When Science Becomes Art: NASA Photography of the Moon and Mars

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Launch Slideshow

From 1966-75, NASA sent a series of unmanned spacecraft to photograph the surfaces of the moon and Mars; five Lunar Orbiters mapped 99% of the moon, while Mariner IX and Viking Orbiters 1 & 2 mapped 100% of the surface of Mars. Getting the spacecraft to their destinations was a miracle of engineering, but the process of taking the images and relaying them to earth was a technological feat that almost defies belief. The results were absolutely breathtaking, and the images revealed startlingly stark and beautiful landscapes. After stepping onto the lunar surface in 1969, Buzz Aldrin famously described it as “magnificent desolation.” These images – available in our 20 July Space Exploration auction – bring this desolate magnificence to life, and give the next generation of astronauts a view of the new frontier on Mars. Click ahead to explore the spectacular images taken by these otherworldly spacecraft-photographers and the remarkable processes used to create them. –Cassandra Hatton, Senior Specialist Books & Manuscripts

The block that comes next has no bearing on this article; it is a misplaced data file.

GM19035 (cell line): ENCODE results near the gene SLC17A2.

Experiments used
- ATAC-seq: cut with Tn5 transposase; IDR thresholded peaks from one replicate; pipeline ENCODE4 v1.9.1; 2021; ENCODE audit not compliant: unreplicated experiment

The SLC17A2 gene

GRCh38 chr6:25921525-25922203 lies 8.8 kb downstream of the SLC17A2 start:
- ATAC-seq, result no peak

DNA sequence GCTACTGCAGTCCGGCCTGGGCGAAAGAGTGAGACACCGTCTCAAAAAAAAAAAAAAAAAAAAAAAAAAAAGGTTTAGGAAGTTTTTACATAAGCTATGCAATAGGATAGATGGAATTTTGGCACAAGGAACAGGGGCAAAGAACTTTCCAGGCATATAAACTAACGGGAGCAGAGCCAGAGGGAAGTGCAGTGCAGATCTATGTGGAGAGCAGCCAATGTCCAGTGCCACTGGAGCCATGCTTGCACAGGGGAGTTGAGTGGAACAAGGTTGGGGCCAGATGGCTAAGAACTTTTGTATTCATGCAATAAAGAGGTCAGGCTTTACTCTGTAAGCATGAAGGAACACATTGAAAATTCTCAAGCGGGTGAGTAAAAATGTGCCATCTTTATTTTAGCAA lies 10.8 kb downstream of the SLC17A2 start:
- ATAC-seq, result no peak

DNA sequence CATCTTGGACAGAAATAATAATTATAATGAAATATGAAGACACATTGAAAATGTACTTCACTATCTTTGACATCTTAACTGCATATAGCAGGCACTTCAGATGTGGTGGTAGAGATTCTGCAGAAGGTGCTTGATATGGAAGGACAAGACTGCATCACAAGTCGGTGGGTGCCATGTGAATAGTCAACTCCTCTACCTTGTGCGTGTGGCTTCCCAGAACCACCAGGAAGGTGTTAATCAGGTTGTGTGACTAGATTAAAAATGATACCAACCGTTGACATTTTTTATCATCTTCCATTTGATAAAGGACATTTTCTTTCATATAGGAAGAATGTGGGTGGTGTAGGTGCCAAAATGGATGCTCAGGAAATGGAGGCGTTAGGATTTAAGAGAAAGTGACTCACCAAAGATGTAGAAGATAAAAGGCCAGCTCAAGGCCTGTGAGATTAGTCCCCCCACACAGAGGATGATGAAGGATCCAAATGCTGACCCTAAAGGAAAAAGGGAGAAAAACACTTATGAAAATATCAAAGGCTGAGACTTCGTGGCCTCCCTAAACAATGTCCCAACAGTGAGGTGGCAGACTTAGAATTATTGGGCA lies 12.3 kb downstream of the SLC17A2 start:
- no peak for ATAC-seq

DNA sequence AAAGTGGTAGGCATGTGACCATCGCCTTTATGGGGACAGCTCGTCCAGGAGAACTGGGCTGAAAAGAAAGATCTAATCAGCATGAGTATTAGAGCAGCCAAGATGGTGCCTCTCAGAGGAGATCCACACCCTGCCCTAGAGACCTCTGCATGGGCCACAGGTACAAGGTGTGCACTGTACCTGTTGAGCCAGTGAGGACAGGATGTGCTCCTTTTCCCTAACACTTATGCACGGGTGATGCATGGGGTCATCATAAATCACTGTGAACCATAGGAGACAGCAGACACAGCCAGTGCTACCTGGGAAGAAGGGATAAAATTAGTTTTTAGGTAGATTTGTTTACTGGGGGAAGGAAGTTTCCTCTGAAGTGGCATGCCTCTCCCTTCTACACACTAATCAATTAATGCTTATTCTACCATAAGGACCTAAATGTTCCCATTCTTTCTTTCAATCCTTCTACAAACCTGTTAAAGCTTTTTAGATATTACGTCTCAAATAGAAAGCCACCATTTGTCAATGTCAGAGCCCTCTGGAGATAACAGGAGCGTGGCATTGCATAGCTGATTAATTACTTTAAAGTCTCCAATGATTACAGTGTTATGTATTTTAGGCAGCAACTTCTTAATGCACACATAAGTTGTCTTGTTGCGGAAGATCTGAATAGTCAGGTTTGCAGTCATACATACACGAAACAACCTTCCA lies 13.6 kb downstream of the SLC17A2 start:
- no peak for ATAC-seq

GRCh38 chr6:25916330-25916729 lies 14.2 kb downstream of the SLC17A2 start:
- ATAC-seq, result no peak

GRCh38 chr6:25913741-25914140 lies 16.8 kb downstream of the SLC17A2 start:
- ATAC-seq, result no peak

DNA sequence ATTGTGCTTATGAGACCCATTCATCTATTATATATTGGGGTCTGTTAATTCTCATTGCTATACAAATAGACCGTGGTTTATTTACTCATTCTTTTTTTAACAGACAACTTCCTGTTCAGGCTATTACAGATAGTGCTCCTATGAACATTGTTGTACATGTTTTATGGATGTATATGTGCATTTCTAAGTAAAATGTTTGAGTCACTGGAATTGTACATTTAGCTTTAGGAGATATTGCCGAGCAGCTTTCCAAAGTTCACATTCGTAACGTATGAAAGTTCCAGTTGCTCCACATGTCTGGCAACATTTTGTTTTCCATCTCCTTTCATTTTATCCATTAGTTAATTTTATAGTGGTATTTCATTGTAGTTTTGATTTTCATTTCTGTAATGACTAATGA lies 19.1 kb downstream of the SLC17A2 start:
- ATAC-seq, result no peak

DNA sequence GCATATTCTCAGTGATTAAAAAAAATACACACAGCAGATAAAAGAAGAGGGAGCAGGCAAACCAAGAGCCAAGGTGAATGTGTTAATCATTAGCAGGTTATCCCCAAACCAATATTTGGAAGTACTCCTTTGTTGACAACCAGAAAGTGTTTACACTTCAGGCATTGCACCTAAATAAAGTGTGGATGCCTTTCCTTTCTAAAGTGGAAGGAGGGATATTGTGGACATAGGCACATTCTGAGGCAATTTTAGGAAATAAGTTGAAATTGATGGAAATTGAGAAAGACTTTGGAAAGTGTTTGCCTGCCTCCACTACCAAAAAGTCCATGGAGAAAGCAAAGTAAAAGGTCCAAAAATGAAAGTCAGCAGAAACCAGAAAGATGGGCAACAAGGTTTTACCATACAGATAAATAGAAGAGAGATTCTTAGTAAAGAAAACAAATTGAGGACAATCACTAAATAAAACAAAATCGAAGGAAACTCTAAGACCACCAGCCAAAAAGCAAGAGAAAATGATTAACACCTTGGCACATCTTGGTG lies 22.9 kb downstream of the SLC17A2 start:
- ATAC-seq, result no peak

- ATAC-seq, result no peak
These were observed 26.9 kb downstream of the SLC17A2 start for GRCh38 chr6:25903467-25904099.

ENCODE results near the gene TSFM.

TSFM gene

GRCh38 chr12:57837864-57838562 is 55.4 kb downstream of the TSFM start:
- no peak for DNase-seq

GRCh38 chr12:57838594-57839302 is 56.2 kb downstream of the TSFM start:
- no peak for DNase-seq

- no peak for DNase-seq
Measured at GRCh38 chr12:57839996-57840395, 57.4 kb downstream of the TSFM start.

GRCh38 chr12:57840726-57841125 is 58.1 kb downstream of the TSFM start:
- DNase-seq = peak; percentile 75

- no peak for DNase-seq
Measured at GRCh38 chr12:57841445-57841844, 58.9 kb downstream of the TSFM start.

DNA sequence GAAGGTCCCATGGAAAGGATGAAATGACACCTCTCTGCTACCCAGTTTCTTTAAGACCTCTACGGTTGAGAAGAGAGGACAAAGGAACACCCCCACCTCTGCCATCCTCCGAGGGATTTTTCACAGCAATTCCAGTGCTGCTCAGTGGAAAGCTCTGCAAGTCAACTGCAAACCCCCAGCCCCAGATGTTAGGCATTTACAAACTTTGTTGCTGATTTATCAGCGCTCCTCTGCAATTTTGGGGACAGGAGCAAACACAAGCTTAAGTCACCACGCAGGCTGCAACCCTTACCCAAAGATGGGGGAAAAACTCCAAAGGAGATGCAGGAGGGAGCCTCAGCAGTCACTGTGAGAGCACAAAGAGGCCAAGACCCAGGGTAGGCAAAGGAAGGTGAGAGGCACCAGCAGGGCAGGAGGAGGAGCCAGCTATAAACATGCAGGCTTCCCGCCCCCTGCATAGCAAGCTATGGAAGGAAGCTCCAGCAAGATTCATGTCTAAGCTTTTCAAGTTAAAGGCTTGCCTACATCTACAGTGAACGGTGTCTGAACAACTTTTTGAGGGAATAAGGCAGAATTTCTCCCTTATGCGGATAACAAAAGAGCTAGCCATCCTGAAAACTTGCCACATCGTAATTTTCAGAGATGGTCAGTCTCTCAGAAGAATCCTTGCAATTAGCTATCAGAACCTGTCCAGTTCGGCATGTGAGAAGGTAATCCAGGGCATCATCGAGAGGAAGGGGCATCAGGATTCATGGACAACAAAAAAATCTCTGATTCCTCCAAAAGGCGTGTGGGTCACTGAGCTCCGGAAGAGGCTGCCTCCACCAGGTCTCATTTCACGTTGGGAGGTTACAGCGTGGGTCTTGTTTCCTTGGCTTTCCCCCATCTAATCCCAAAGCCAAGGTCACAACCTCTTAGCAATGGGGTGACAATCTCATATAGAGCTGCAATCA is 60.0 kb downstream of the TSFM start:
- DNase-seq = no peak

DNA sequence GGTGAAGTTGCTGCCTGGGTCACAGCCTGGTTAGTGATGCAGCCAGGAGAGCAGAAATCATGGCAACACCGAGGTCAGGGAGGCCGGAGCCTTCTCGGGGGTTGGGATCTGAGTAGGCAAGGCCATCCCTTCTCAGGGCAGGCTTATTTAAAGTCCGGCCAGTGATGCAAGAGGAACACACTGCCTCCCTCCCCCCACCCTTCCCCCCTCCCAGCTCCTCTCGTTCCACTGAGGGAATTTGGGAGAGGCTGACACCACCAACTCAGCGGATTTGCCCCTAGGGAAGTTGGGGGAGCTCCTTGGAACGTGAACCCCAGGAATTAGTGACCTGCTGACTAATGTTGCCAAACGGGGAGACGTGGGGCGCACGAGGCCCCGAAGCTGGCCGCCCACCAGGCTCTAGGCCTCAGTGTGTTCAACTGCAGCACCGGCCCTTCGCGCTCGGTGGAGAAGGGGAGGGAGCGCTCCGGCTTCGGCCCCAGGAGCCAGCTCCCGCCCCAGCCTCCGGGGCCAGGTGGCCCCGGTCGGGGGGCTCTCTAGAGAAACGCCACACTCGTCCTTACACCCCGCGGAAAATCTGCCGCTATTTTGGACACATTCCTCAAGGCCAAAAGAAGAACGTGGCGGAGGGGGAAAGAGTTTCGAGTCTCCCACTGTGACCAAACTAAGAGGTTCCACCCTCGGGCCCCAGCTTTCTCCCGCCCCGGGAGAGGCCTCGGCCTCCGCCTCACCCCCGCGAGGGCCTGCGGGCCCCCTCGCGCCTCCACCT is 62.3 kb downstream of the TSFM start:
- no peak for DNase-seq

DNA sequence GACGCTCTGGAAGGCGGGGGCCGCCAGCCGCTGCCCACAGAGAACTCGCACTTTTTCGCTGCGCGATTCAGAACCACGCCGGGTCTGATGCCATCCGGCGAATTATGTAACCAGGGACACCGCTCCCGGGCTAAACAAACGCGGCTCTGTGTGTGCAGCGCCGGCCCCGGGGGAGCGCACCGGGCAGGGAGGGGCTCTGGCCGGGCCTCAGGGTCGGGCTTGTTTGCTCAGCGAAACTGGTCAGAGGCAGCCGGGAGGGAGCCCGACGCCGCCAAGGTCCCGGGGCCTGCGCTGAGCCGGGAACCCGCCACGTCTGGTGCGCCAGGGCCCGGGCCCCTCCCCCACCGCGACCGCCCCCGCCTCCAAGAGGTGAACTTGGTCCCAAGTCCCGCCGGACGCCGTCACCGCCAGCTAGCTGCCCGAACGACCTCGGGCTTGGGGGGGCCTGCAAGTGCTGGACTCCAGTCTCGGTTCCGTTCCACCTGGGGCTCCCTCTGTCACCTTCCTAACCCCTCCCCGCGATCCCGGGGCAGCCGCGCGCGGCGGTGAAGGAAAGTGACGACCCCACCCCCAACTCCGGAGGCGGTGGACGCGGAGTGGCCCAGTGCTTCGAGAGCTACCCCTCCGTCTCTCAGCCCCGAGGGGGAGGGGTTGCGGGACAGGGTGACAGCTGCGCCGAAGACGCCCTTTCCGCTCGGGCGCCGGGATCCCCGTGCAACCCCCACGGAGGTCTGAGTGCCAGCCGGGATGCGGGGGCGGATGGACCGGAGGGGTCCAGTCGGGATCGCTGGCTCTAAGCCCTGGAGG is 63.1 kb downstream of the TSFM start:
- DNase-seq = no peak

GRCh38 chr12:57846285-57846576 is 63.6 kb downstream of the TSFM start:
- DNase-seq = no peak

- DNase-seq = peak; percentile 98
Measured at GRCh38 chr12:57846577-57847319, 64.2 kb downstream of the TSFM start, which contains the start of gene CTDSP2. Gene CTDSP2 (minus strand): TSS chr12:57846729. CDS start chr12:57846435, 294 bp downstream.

Space Exploration
20 July | New York

When Science Becomes Art: NASA Photography of the Moon and Mars

  • Lunar Orbiter I. Man’s First Look at the Earth from the Moon, 23 August 1966. Estimate $4,000–6,000.
    NASA sent five Lunar Orbiters between 1966-67. Orbiters I-III had the objective of imaging 20 potential landing sites, and were flown at low inclination orbits. Each Orbiter was equipped with a dual-lens Kodak camera (one medium resolution wide angle 80 mm lens and one 610 mm high resolution telephoto lens), a film-processing unit, a readout scanner and a film handling apparatus. Each lens then placed its exposures on a single roll of 70 mm film.